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On Being Different

June 19, 1990



THE Sermon on the Mount tells us how to be different, really different! An important part of Jesus Christ's ministry, it's a remarkable code of conduct for his followers and that includes us. But different from what? From worldly-mindedness and from worldly ways. Jesus repeatedly -- and startlingly -- turned commonly accepted precepts on their ear. For example, he said: ``Ye have heard that it hath been said, An eye for an eye, and a tooth for a tooth: but I say unto you, That ye resist not evil: but whosoever shall smite thee on thy right cheek, turn to him the other also.''1

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Again and again Jesus turned worldly values upside down. He advocated, for example that his listeners cultivate qualities of meekness, humility, and brotherly love; and he condemned pride, self-righteousness, and hypocrisy. He encouraged us to prize qualities that the worldly-minded hold in small esteem. The poor in spirit, mourners, those who are meek, those who hunger and thirst after righteousness, the merciful, the pure in heart, peacemakers, those persecuted for doing right, the Beatitudes2 assure us, will be blessed and will find the kingdom of heaven. These qualities, lived and practiced, bring rewards that can't be measured in material terms.

Jesus lived what he taught. He told us: ``Ye have heard that it hath been said, Thou shalt love thy neighbour, and hate thine enemy. But I say unto you, Love your enemies, bless them that curse you, do good to them that hate you, and pray for them which despitefully use you, and persecute you.''3 And he showed us what it means to actually do this. When one of his disciples cut off the ear of a soldier who was arresting Jesus, Jesus healed the soldier. He also prayed for the forgiveness of the enemies who crucified him. And throughout his ministry he urged that his disciples overcome evil with good.

The world is beckoning us to conform to its material values and methods, but we can turn from wrongdoing and eschew the self-indulgence that arises from the misconception that we are mortals constantly in need of gratification. Mary Baker Eddy, the Discoverer and Founder of Christian Science, points out how we can make this different -- this spiritual -- way of thinking more apparent in our lives: ``The real man being linked by Science to his Maker, mortals need only turn from sin and lose sight of mortal selfhood to find Christ, the real man and his relation to God, and to recognize the divine sonship.''4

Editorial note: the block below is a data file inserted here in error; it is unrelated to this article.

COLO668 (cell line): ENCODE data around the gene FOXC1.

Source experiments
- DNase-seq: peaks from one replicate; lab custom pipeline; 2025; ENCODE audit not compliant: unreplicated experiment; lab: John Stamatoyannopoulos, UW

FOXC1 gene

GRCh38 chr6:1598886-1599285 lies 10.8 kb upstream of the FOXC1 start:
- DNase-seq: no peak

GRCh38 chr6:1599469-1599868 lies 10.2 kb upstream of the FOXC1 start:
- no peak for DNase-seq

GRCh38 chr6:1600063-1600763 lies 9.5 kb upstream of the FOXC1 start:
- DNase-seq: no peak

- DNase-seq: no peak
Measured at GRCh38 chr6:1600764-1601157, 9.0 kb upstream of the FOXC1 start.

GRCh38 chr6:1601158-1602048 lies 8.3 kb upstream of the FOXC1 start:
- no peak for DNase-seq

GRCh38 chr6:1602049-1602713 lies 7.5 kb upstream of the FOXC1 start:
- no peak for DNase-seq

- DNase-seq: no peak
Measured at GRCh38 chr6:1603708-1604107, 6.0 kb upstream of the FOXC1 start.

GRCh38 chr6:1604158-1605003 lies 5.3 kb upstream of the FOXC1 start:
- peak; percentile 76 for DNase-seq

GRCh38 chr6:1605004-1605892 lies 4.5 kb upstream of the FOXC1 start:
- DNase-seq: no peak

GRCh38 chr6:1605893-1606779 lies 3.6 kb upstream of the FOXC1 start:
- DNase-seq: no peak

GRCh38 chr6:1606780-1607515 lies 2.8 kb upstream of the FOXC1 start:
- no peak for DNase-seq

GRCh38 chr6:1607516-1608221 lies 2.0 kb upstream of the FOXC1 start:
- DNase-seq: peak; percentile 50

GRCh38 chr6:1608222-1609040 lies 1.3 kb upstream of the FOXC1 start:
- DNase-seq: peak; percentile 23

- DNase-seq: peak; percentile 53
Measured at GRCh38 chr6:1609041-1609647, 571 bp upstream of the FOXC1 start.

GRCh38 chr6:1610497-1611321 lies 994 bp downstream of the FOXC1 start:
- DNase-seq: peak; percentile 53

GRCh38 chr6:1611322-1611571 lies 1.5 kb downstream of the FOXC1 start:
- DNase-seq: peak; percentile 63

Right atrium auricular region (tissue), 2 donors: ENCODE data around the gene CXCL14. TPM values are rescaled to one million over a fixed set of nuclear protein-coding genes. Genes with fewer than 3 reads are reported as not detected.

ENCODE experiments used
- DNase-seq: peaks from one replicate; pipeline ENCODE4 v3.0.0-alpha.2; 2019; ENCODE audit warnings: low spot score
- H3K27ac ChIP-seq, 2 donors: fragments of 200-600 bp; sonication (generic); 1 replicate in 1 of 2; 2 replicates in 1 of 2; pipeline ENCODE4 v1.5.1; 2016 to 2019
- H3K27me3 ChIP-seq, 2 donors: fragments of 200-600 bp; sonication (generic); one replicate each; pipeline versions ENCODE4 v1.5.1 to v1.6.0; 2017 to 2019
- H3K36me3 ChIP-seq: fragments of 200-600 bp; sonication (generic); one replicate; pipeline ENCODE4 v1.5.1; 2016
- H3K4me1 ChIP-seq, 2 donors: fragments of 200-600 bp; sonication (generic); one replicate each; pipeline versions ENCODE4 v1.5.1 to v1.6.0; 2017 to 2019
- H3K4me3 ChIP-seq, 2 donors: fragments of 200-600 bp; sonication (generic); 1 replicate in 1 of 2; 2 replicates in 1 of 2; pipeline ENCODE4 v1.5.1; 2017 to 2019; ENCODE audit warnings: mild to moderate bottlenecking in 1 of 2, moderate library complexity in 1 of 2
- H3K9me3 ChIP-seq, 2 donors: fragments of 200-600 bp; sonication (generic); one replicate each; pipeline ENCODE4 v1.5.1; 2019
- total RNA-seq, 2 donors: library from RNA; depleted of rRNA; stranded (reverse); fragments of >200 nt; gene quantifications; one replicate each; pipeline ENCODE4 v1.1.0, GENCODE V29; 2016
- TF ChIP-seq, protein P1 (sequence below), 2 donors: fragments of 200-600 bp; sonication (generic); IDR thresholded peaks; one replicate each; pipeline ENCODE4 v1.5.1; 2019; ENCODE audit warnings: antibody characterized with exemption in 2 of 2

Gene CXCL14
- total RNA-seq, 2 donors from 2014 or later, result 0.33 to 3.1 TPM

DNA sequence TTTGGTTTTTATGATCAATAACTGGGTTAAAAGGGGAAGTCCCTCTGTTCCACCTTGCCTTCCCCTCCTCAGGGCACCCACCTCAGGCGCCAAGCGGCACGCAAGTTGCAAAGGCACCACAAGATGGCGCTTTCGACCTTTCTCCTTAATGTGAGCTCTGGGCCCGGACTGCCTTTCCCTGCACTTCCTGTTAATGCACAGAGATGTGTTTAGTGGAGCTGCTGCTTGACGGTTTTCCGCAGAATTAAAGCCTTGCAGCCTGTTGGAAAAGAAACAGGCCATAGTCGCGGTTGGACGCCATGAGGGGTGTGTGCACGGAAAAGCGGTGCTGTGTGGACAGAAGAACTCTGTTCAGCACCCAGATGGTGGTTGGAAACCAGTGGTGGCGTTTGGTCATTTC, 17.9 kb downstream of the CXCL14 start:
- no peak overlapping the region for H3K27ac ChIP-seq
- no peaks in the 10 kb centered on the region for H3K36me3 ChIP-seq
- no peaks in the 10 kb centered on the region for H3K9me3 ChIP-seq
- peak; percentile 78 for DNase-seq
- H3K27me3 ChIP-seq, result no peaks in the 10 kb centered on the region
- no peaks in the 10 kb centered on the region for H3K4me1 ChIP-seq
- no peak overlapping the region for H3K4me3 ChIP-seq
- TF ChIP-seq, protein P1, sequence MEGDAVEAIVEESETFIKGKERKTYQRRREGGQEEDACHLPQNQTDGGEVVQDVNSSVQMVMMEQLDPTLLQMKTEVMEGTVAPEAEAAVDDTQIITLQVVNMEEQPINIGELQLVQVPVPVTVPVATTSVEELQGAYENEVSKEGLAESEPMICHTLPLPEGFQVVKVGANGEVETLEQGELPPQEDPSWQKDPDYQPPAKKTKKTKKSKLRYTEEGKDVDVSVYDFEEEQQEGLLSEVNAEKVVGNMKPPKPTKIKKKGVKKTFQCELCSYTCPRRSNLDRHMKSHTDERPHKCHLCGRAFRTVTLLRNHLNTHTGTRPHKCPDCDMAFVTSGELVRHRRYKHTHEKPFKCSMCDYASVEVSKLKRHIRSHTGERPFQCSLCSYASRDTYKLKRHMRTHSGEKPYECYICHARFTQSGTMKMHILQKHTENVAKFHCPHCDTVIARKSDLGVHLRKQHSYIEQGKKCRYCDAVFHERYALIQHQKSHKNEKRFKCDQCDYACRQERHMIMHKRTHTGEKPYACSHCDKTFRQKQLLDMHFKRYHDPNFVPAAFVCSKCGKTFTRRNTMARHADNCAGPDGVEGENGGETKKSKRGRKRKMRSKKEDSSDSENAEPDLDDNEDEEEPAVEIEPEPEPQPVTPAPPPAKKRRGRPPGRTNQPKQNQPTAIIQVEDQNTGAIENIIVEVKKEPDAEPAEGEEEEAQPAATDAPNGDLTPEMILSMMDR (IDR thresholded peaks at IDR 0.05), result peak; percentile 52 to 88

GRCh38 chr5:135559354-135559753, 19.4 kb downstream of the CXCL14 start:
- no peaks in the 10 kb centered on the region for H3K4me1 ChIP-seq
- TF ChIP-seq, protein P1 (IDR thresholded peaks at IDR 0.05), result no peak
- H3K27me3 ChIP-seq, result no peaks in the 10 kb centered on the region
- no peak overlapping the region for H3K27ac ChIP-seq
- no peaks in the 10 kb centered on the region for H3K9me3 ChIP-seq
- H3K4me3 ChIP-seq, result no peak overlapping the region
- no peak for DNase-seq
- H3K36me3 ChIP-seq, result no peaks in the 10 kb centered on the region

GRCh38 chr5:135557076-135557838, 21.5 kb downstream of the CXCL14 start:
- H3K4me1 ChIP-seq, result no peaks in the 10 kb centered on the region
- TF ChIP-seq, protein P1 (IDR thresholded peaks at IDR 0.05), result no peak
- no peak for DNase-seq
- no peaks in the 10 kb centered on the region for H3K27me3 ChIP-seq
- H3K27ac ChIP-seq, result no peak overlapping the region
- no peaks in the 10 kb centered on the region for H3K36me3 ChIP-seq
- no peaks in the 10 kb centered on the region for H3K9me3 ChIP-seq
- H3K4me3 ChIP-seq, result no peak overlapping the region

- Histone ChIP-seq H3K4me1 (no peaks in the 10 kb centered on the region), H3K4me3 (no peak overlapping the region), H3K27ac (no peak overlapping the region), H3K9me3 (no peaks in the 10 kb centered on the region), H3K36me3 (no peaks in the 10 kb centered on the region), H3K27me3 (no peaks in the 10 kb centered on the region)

Our true Godlike nature, or Christliness, is revealed as we acknowledge our indestructible relationship to God, divine Love. Christ Jesus showed us the way to live in accord with God's will. He revealed the spiritual nature of God and man, practiced the law of Love, healed by spiritual means alone, and illustrated the blessings that flow from obedience to God.

My first serious encounter with the Bible was reading Jesus' Sermon on the Mount. The words spoke to me with such power that I felt I was a different person as I put its precepts into practice -- as indeed I was! It changed my thought to a more spiritual view of God and my fellowman.

The changes haven't stopped, either. Through deeper study of the Bible and Science and Health, and living what I am learning, I have gradually overcome fear of appearing in public and have been able to play the piano and speak with confidence before others, things I had never been able to do before. I am experiencing some of the blessings and rewards promised by being different in the way Christ Jesus taught.

1Matthew 5:38, 39. 2See Matthew 5:3-12. 3Matthew 5:43, 44. 4Science and Health, p. 316.